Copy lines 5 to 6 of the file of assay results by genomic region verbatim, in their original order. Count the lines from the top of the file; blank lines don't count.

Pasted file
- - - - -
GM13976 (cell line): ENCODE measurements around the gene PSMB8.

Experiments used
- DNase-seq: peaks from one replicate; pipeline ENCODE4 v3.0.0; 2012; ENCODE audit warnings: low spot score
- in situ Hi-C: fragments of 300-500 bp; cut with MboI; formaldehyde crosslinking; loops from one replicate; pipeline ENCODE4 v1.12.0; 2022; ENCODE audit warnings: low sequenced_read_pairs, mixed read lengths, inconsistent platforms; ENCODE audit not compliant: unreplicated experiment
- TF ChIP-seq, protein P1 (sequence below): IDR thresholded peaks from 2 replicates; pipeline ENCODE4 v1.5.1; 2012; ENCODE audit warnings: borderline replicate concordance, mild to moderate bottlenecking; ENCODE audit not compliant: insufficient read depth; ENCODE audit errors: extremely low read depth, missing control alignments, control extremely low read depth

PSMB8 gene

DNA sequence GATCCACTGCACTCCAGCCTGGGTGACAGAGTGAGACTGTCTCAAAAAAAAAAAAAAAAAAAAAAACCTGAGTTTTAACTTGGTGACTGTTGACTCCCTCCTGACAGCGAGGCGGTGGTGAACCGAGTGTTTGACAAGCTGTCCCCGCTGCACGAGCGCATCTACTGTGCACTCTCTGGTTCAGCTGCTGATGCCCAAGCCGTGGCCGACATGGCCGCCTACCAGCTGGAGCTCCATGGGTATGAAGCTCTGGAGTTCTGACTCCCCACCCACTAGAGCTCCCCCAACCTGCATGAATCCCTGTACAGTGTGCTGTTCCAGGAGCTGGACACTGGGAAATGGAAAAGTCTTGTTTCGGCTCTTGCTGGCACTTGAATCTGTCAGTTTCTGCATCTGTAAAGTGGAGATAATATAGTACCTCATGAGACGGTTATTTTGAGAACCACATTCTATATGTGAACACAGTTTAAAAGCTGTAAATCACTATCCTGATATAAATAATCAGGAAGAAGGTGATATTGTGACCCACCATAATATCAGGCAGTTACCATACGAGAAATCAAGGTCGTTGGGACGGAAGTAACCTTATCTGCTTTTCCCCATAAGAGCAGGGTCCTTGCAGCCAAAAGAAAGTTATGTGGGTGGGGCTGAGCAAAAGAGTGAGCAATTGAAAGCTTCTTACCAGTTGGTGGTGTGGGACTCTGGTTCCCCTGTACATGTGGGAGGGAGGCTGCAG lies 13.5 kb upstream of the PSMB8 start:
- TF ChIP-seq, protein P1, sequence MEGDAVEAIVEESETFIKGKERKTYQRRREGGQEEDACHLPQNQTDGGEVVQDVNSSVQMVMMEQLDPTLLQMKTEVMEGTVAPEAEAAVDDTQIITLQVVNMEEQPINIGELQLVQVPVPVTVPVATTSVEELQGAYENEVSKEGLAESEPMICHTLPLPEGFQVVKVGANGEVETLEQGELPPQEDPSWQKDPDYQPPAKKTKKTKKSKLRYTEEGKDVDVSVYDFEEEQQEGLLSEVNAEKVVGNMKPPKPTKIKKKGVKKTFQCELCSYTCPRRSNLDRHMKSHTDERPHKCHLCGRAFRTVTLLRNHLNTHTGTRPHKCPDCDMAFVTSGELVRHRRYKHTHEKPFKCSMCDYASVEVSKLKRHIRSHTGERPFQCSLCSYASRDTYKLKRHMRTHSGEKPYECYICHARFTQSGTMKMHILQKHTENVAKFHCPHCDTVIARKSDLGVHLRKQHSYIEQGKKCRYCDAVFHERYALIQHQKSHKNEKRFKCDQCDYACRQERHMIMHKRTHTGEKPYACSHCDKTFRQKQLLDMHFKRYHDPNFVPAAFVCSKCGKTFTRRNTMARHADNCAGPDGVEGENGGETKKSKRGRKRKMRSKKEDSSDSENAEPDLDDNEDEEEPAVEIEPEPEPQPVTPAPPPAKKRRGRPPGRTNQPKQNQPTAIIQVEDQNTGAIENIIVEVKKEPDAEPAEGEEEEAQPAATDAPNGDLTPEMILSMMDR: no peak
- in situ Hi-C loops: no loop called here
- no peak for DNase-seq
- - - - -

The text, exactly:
- TF ChIP-seq, protein P1 (sequence below): IDR thresholded peaks from 2 replicates; pipeline ENCODE4 v1.5.1; 2012; ENCODE audit warnings: borderline replicate concordance, mild to moderate bottlenecking; ENCODE audit not compliant: insufficient read depth; ENCODE audit errors: extremely low read depth, missing control alignments, control extremely low read depth

PSMB8 gene